It is him – the astrologer and scientist, that his compatriot Hans Christian Andersen skillfully described in The Swan’s Nest fairy tale: “… a Swan had flapped his great wings and scattered the twilight mist. Then the starry heavens became more visible and seemed nearer to the earth. That Swan's name was Tycho Brahe.”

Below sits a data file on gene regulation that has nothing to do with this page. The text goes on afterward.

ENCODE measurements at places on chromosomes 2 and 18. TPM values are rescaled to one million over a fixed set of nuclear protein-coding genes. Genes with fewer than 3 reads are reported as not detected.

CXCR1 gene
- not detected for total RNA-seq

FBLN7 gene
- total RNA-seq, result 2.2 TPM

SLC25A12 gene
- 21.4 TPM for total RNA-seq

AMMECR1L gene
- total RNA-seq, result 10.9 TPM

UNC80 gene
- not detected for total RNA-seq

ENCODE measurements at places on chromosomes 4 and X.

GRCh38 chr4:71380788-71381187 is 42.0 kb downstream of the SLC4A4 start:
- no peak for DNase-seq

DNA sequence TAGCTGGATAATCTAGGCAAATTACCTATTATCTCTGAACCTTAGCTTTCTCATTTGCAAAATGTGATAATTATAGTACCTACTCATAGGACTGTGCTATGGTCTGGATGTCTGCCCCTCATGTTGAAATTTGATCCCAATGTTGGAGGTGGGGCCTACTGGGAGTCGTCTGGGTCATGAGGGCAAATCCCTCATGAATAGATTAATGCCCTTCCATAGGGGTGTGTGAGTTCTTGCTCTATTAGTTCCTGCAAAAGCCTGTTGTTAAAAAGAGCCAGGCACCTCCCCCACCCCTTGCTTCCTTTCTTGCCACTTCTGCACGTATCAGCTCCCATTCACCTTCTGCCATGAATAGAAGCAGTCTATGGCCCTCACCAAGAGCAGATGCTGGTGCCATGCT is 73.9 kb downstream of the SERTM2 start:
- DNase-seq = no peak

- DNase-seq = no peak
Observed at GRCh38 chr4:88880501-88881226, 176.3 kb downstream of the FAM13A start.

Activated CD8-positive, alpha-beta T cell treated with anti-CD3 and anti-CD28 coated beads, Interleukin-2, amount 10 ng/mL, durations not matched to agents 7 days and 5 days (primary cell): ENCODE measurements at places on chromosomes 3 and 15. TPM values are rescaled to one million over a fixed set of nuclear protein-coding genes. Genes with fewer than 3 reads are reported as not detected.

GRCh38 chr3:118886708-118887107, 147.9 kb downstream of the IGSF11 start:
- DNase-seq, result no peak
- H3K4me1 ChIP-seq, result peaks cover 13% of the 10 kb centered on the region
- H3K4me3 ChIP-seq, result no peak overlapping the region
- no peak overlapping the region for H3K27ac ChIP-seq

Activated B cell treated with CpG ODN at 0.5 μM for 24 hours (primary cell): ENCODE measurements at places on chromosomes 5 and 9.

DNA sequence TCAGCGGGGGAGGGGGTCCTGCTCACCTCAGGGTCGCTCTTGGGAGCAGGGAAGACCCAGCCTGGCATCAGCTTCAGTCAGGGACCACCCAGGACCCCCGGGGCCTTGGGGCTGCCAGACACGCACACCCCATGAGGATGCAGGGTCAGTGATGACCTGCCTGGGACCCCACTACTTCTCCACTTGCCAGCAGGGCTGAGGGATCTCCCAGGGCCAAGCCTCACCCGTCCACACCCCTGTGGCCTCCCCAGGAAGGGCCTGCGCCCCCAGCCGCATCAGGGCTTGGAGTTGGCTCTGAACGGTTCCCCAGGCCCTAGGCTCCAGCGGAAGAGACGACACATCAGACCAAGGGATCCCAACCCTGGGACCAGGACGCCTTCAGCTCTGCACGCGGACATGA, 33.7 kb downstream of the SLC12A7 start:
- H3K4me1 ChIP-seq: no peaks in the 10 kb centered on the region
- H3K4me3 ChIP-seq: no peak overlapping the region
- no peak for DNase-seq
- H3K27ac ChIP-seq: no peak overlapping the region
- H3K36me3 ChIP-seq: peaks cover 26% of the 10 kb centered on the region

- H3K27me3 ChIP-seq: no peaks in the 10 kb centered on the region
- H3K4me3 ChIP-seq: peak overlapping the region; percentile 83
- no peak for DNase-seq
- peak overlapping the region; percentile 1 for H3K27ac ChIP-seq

This is what remained beyond fiction: the Danish astronomer not only observed the supernova in the Cassiopeia constellation, but also headed the Uranienborg observatory near Copenhagen that he had constructed and equipped himself. It is believed that Tycho Brahe’s main contribution to science lies in systematic and precise astronomical observations that he carried out for many years and that allowed his assistant Johannes Kepler to formulate the laws of planetary motion.